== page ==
Lab Software setup

Lab Software Setup

Lab Configuration

The goal of the lab configuration here is to be a fully functional, collaborative, and convenient environment to accomplish the lab goals.

Here we rely on free and open source tools when possible. In your future business environments it is often beneficial to leverage time and money for long-term investment gains in productivity, but in academic environments where turnover is relatively high and resources are scarce, we rely on open source software by default. As a benefit to the community we are also capable of contributing to these projects when appropriate. Such open tools enable aspiring students to experiment at home on their own projects and carry their acquired skills with them in later work environments. If you have experience with proprietary equivalents, feel free to use those for your personal use, but we collectively support open source tools when we can.

Email/Instant Messaging/Video conferencing

Get on the lab email list – pac-lab@googlegroups.com.

Everyone should be accessible on gChat (or alternately, skype) with video capabilities for weekly meetings or to arrange times for questions when working on portions of your project that might require more interaction.

Python Software

We are a python-based lab. Although this is likely to change in the distant future, the Python community has the best supported environment which is both dynamic and command line for quick analysis (like Matlab) but also a fully-functional programming “glue” language which allows people to use a variety of tools including C or C++ for low level programming, and R for free high-level language alternatives.

We primarily rely on the Enthought Python Distribution, which is free for academic use. Most of the packages within it are freely available, however, Enthought greatly simplifies installation.

It is highly recommended that you download and use PIP for additional package downloads and updates as the need arises.

Python Documentation

If your code is likely to be used by others, document every function. Code that is not documented is essentially useless to others, and well documented code often beats well-functioning code in adoption. Include a README.txt or other equivalent to orient someone to the structure of your code base. For large-scale collaborative projects, consider standard documentation tools like Sphinx, etc.

Website

For the website we use multi-site wordpress – leveraging convenience in creating content over flexibility in development. You should receive or request a username. In the meantime, the generic username is the same as the website (-.org) and uses the lab password. This is useful for updating about posters and papers, as well as creating your own webpages and improvements to the site yourself. You are encouraged to also create a website for yourself. In that case, we would recommend google sites for ease of use.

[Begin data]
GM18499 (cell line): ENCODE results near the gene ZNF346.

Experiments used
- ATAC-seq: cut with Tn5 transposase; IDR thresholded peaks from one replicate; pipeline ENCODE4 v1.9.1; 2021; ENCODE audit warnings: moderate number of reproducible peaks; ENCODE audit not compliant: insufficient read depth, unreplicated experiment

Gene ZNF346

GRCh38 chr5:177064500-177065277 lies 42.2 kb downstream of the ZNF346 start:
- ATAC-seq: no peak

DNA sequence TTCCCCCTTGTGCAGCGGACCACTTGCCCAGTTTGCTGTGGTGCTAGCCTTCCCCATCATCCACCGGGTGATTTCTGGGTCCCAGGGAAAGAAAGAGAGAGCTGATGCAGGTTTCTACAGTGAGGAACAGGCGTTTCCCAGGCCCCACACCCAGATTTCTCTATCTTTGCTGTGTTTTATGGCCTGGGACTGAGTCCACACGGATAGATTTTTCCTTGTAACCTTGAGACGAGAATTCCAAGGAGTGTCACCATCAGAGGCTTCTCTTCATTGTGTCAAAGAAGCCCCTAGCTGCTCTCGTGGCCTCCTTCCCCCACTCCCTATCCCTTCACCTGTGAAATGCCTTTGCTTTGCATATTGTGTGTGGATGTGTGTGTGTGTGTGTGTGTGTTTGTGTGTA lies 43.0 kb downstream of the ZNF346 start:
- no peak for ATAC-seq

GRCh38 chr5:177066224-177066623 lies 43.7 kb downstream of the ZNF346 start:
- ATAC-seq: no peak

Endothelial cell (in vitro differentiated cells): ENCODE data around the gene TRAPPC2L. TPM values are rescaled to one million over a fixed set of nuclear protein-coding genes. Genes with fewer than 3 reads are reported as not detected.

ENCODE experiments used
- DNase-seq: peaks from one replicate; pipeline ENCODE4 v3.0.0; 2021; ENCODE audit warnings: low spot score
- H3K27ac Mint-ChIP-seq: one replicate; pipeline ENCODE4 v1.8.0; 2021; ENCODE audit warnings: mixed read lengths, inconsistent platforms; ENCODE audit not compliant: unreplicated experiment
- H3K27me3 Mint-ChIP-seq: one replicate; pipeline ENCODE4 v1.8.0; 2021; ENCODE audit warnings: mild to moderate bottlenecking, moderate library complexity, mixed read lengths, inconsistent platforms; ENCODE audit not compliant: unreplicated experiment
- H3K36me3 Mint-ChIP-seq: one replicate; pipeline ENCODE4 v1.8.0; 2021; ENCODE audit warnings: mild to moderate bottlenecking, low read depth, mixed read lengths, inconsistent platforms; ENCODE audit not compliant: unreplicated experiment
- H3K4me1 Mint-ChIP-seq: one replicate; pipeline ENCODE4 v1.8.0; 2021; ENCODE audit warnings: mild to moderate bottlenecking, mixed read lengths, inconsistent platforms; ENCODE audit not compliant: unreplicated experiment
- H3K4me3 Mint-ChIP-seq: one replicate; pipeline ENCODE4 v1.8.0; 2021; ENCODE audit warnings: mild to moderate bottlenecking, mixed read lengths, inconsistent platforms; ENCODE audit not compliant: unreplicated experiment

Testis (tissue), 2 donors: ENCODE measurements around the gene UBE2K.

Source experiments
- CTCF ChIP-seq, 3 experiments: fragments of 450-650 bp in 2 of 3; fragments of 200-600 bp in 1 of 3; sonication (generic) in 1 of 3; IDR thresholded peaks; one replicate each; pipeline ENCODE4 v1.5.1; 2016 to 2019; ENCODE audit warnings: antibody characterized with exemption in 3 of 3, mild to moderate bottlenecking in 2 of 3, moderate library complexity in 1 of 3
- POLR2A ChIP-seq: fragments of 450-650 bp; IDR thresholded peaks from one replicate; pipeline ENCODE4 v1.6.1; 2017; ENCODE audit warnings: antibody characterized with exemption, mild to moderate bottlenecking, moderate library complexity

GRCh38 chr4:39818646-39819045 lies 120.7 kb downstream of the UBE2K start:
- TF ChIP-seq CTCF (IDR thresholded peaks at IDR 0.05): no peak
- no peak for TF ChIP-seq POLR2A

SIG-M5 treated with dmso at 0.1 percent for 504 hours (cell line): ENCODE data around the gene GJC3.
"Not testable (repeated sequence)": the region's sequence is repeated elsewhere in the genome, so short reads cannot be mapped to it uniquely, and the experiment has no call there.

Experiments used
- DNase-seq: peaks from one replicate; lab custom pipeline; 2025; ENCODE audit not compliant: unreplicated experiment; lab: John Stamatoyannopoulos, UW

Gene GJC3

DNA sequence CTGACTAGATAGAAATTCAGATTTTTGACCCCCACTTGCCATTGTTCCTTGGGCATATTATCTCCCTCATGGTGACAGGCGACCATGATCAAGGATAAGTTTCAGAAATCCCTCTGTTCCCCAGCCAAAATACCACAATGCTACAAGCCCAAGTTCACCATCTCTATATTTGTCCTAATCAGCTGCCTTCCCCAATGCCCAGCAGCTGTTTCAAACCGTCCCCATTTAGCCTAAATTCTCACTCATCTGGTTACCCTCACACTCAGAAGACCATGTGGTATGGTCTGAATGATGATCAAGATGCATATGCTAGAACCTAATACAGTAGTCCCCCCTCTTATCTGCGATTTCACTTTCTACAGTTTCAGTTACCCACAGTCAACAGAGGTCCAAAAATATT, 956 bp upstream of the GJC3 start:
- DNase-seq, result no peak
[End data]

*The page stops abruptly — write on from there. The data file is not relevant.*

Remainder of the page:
Citation Manager

Mendeley offers a way of organizing pdfs and citations, and can integrate with MS Word to make your paper writing much easier. Also it’s free. However, individually you can choose to use Endnote, which offers many of the same features.

Project Repositories

For version control, we use git. You should be familiar with using git for version control coming into this lab. It’s a good habit on individual projects, and critical in shared projects. For private/beginning repositories we use bitbucket, and for public and more major projects we move them togithub.

Figures/Image Processing

Export vector graphics when possible, specifically svg or eps format when available. Inkscape supports most vector graphics formats, and is free to download. Adobe Illustrator is also recommended when you/we have the funds.

For image manipulation, if vector graphics programs do not meet your needs, there are raster graphics programs available. Gimp is a freeware tool, with the Adobe commercial equivalent is Photoshop. Both have their learning curves, however, it is easier to stick with one than switch between the two.

IDE/Project management

We use Eclipse + Pydev. You can use this and make it easier for us to help you when you run into problems. Get used to using the debugger. Without it, data analysis and finding problems can take a long time. This is especially true for those of you with experience in MATLAB. If you want a matlab-like interface, you can use Spyder, or similar IDEs, but this may tie your hands when trying to go beyond scripting projects or working outside the Python/Matlab world.

For individual projects, testing frameworks and documentation standards are encouraged. For projects which are expected to continue beyond your time or your individual efforts, you MUST write with testing and documentation as part of your daily workflow – you should be writing test code and documentation as you go. Also note that documentation must also go beyond doc strings or comments in code to be useful.


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